This, however, is sufficient for Kojonen's “salvaging operation” to succeed. We know from experience that design is a possible explanation of ordered complexity. Nobody denies that explanations in terms of intentional design are sometimes true, for example, in cases involving human artifacts. The only realistic competitor to design‐involving explanations with respect to complex structures in the biological realm is explanations in terms of a non‐design‐dependent evolutionary process. If Kojonen's DDA can establish agnosticism as the most reasonable stance with respect to evolution's ability to cause ordered complexity without design, then there is no longer any non‐design‐involving explanation of biological complexity on the table. It follows that the best explanation of ordered complexity in the biological realm is a design‐involving explanation, such as an explanation in terms of an evolutionary process with designed preconditions.

This means that the BDA goes through. If it is reasonable to believe that evolution has produced complexity as a result of designed preconditions, then it follows that it is reasonable to believe that biological complexity is (indirectly) designed, which is what the BDA says. This conclusion is furthermore supported by perceptual evidence. Not only theists but also many atheists and agnostics testify that biological structures appear to them to be intentionally designed, and this appearance has in many cases a perceptual (or putatively perceptual) character (Wahlberg 2012, 148–49; Kojonen 2021, 37–38). Arguably, a person is rationally entitled to take her putative perceptions of design in nature as veridical as long as she has no good reason to question their reliability. Unless we accept something like this principle as valid with respect to our perceptual experiences in general, skepticism will follow. For example, if we were to require that people must have an argument or evidence for the reliability of their putative perceptions of an external, nonmental world before they are entitled to take those perceptions as truthfully revealing such a world to them, then we would have to conclude that very few, if anybody, is rationally entitled to believe in an external, nonmental world. But this seems to be an unreasonable conclusion, so we must grant any purported perceptual experience the status of being innocent (i.e., rightly taken to be veridical) until proven guilty (i.e., until some defeater of its veridicality or reliability emerges). Now, Kojonen's DDA shows that evolution is neither a defeater of the claim that biological structures are designed, nor of the claim that they can be perceptually apprehended as designed in a reliable way. This means that the DDA eliminates the main potential defeater of the reliability of putative design perceptions in the context of biological nature, namely, evolution. Since perception is a source of epistemic justification, people can now reasonably take themselves to have both perceptual and inferential justification for the claim that biological structures are designed.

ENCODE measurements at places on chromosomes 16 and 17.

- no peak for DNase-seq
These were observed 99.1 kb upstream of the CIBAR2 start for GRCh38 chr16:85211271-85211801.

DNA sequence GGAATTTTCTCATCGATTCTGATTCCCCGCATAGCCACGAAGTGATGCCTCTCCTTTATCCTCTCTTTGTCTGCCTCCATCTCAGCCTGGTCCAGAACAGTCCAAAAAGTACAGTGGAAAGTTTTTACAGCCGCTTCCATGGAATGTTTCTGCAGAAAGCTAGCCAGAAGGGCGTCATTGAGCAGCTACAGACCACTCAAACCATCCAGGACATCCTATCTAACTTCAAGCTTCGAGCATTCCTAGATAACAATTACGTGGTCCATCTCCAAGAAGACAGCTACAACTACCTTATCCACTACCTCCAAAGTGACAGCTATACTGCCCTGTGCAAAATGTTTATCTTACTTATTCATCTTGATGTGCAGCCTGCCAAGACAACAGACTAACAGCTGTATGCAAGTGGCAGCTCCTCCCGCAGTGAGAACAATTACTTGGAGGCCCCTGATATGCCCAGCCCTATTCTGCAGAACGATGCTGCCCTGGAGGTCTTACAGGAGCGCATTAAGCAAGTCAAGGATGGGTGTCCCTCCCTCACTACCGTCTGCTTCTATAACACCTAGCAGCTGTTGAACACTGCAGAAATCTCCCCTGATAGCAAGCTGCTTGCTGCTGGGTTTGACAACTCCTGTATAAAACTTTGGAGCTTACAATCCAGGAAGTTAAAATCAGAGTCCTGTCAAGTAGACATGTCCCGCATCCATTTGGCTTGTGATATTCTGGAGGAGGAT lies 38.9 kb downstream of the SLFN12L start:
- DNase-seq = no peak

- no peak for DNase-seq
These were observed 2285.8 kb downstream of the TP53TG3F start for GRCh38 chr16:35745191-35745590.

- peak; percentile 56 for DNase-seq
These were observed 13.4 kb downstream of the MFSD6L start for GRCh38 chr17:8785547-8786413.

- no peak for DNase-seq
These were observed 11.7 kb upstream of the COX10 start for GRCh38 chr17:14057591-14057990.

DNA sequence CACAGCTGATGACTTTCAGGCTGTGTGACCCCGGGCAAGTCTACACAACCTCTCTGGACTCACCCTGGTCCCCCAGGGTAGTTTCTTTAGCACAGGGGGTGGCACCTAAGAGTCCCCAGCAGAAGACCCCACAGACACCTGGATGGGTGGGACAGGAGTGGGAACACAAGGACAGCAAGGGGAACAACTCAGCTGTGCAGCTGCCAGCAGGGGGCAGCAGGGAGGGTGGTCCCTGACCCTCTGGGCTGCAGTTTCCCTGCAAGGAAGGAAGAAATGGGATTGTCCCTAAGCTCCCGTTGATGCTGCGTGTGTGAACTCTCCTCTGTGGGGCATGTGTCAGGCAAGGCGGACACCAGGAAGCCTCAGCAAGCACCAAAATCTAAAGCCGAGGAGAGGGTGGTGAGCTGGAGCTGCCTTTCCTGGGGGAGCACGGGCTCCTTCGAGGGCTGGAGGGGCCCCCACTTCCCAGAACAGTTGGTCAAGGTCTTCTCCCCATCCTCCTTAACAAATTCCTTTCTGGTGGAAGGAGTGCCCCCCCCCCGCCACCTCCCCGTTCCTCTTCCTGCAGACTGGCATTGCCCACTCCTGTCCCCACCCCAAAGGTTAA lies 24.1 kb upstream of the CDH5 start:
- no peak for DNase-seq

The Problem of Evolutionary Evil and Malicious Designs

Nevertheless, both the general claim that biological structures are intentionally designed, and the claim that divine design is realized indirectly and involves evolution as an instrument, raise difficult theological questions. First, it may be asked why God would choose to design through an evolutionary process that entails immense amounts of suffering and death. Second, how can defenders of divine evolutionary design avoid the undesirable conclusion that God has intentionally designed (for example) the malaria mosquito so as to make it effective in infecting humans? 3

I generally agree with Kojonen's solution to the first problem. He avoids the problematic and (in my eyes) unpromising task of trying to show that evolution was the “only possible way” for God to create (Southgate 2008; for critique, see Wahlberg 2015), and argues instead that an evolutionary creation has some benefits over a nonevolutionary creation. The main benefit is that a process‐like creation better manifests God's wisdom and glory than a creation where everything is ready‐made by God. As Murray puts it: “There is something grand, beautiful and artful in a universe which contains within it everything that is necessary in order for it to bring about the results that God intends for it” (Murray 2008, chap. 5.1.2). Other thinkers have suggested similar views (Darwin [1859] 1964, 490; Haught 2000; Polkinghorne 2011, 82, 52).

I would like to add a few considerations to strengthen this argument. 4 Building on the thought of Thomas Aquinas, Nicanor Austriaco has presented a “theological fittingness argument” in favor of an evolutionary creation (2019). The point of departure of this argument is Aquinas's and the classical tradition's claim that God's purpose in creating is to manifest and communicate his glory. Furthermore, “God communicates his glory by sharing his perfections with his creatures” (Austriaco 2019, 543). One of God's perfections is his causal power, and God shares this perfection with creatures by inviting them to participate in his causality as secondary causes. Aquinas writes: